[PythonCE] Unicode default encoding

Fuzzyman fuzzyman at voidspace.org.uk
Thu Mar 2 10:35:26 CET 2006

Jeffrey Barish wrote:

>>Luke Dunstan wrote:
>>>----- Original Message ----- 
>>>From: "Jeffrey Barish" <jeff_barish at earthlink.net>
>>>To: <pythonce at python.org>
>>>Sent: Friday, February 24, 2006 11:03 AM
>>>Subject: [PythonCE] Unicode default encoding
>>>>What is the correct way to set PythonCE's default Unicode encoding?  My
>>>>reading (Python in a Nutshell) indicates that I am supposed to make a 
>>>>change to site.py, but there doesn't seem to be a site.py in
>>>>PythonCE.  (The  closest I came is a site.pyc in python23.zip.)  Nutshell
>>>>suggests that in desperation one could put the following at the start of
>>>>the main script:   
>>>>import sys
>>>>del sys.setdefaultencoding
>>>>This code solved the problem I was having reading and processing text that
>>>>contains Unicode characters, but I am uncomfortable leaving a desperation
>>>>solution in place.
>>>I don't think modifying site.py would be a good solution, because if you 
>>>upgrade or reinstall python then the script will be overwritten. If you
>>>only  want to run your program on your own system then a better solution is
>>>to  create a file sitecustomize.py in your Python\Lib directory containing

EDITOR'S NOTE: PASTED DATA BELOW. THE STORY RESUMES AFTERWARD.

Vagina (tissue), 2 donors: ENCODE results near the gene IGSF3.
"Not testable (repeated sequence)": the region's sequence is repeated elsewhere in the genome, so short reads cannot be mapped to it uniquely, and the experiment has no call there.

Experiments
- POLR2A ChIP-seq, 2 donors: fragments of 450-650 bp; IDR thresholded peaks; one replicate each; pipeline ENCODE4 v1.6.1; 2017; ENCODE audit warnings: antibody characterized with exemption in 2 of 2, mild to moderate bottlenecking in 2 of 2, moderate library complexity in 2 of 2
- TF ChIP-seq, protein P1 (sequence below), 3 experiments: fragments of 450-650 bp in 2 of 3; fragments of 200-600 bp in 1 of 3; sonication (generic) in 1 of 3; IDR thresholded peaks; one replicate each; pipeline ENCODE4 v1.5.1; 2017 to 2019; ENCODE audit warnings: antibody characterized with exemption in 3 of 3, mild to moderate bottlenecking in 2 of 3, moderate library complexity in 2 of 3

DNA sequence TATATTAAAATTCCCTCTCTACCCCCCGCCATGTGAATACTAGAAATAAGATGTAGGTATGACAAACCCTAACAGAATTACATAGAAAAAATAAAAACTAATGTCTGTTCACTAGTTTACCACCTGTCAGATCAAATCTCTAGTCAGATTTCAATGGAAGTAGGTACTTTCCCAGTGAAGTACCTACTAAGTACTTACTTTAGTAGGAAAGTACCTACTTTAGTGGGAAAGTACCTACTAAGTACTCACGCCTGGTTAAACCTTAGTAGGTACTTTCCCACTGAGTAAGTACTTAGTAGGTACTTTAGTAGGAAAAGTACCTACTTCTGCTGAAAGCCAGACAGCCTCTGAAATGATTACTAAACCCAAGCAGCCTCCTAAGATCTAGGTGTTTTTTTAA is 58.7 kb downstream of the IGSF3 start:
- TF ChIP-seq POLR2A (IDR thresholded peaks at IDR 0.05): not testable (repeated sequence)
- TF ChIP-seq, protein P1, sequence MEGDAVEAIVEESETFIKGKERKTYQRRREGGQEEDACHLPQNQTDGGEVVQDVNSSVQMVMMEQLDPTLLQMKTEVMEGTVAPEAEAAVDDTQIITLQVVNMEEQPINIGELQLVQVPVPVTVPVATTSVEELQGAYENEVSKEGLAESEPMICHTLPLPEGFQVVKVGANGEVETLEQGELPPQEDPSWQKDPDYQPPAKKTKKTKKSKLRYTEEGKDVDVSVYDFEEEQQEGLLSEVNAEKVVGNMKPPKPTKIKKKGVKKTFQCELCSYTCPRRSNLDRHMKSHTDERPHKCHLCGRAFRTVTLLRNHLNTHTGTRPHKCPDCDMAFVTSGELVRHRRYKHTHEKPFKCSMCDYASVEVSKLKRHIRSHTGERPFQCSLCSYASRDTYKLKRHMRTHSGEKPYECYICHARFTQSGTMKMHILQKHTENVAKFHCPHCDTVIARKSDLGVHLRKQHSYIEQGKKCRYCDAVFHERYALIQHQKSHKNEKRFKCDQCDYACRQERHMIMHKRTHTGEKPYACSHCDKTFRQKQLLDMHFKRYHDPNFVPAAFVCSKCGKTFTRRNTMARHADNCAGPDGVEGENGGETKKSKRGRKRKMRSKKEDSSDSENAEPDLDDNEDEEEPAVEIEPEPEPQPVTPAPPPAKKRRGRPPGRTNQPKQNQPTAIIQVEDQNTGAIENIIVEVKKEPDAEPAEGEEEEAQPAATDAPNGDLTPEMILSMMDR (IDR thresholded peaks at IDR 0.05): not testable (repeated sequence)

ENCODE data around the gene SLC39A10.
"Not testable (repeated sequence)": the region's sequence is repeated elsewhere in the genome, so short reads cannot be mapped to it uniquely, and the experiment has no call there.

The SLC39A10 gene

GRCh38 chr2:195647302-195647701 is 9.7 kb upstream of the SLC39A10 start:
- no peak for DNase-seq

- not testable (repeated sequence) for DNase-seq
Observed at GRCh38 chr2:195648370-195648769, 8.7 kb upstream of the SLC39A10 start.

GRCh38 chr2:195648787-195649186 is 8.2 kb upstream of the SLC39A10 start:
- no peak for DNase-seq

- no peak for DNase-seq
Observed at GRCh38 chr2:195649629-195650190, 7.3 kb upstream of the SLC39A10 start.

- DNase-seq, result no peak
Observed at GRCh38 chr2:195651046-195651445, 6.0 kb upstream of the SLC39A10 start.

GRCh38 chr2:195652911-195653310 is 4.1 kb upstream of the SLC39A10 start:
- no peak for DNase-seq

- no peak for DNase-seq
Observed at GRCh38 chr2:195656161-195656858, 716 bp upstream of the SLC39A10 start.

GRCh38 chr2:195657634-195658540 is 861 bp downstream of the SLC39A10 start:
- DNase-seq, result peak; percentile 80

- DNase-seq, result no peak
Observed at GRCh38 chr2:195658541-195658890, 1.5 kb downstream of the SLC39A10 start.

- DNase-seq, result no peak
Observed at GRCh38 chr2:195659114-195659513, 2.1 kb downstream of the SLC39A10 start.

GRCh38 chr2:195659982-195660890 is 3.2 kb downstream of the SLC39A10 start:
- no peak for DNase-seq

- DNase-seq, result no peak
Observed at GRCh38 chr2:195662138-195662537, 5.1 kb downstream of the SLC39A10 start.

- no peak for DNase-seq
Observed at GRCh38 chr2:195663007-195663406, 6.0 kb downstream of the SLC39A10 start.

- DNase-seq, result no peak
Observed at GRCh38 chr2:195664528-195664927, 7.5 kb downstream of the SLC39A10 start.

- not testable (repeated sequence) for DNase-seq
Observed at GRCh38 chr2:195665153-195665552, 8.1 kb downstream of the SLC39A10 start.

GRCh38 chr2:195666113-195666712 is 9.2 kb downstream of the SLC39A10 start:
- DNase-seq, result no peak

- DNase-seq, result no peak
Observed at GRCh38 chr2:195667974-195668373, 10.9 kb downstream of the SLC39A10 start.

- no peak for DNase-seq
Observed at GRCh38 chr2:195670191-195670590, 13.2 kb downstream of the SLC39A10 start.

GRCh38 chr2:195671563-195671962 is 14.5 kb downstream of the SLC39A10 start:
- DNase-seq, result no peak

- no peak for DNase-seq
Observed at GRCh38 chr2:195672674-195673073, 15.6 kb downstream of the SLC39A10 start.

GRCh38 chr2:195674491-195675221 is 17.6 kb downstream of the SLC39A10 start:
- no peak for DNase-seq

>>>import sys
>>>If you want to distribute your program to other people though, you can't 
>>>expect them to change their default encoding so it is better not to rely on 
>>>the default encoding at all.
>>Yep, using unicode and explicitly encoding/decoding is a better approach.
>Once again, I am forced to display my ignorance.  Sorry guys.  I really don't 
>know much about Unicode.  The solution that Luke suggested (sitecustomize.py 
>in my Python\Lib directory) works fine for me, but I am concerned about the 
>suggestion from him and Fuzzyman that explicit encoding/decoding is a better 
>approach.  What is explicit encoding/decoding?  Can someone point me to a 
>good resource for learning how to deal with Unicode correctly?
Unicode, and text encodings in general, is a bit of a learning curve.
Once you get your head round it, Python makes it pretty straightforward.

Simple rules :

* In Python text *really* means a unicode string
* Because ordinary strings are really just strings of bytes
* If you know the encoding, decode it to turn it into encoding
* When writing or printing, encode it to turn it back into bytes
* If you don't know the encoding then you better pray that whatever it
is is encoded in the system default. ;-)

byte_string = open(filename).read() # read a file
text = byte_string.decode('utf_8')    # we know it is UTF8, so we decode
to unicode
# ....code that uses the text
byte_string = text.encode('utf_8')   # we encode it back to UTF8
open(filename, 'w').write(byte_string) # so we can write it back out

Decoding turns a byte string into a unicode object.
Encoding turns a unicode object into a byte string.

If this still confuses you (which it probably does) then there are lots
of good resources. I happen to like :


Which seems to be down at the moment. :-(

All the best,


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